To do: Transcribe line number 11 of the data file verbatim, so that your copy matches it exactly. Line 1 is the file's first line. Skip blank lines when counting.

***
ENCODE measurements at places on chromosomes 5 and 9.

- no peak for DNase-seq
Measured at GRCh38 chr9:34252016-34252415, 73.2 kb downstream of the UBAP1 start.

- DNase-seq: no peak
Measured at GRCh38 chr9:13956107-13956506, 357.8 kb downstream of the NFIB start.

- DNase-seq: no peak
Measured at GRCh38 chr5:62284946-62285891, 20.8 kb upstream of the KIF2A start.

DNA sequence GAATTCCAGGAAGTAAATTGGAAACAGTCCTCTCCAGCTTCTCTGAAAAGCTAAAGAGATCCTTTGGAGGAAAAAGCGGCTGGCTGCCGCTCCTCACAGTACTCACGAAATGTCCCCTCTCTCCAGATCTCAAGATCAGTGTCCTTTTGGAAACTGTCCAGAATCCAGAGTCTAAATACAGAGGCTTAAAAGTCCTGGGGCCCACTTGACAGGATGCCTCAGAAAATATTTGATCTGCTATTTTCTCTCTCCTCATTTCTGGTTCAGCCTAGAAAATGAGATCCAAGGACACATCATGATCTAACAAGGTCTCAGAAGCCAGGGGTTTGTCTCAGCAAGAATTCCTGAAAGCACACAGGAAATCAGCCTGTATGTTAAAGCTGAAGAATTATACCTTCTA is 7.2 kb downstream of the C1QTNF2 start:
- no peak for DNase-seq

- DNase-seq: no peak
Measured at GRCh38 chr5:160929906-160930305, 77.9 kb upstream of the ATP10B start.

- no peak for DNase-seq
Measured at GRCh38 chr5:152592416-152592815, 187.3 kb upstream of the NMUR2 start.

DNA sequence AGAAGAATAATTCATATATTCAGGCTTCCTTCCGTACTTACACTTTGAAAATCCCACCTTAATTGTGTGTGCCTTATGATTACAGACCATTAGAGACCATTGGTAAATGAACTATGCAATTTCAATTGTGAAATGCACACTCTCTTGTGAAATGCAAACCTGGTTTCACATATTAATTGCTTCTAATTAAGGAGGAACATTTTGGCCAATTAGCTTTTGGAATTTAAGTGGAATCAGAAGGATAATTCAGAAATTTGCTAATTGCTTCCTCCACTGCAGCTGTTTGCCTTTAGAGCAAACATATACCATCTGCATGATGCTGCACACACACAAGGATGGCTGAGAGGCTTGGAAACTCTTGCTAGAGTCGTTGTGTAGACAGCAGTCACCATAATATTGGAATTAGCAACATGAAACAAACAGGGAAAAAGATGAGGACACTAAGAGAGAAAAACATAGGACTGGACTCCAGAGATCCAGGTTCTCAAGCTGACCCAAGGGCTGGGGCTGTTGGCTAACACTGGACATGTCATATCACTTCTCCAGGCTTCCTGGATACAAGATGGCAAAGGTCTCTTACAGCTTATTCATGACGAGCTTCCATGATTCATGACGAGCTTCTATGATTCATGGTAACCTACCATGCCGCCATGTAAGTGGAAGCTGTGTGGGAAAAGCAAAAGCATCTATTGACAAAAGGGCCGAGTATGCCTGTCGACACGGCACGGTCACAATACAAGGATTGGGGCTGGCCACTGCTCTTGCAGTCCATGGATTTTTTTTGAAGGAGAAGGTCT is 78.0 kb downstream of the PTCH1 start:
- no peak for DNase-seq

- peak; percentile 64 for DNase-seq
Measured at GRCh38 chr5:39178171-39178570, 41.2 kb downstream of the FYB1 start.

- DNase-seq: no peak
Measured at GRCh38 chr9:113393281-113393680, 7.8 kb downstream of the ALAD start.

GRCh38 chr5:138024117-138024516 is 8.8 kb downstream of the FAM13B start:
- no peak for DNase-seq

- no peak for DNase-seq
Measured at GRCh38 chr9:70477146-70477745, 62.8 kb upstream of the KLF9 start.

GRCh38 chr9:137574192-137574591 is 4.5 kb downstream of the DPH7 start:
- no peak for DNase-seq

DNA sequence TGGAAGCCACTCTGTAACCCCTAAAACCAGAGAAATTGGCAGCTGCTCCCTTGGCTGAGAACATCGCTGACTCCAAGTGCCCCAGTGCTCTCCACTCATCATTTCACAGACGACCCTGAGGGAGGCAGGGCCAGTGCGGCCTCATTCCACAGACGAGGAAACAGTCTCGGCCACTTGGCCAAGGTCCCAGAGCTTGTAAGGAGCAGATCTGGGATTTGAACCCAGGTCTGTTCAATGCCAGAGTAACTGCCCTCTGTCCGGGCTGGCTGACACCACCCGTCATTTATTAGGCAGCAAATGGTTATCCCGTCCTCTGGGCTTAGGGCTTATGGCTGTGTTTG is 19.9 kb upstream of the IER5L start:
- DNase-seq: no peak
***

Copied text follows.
Measured at GRCh38 chr5:160929906-160930305, 77.9 kb upstream of the ATP10B start.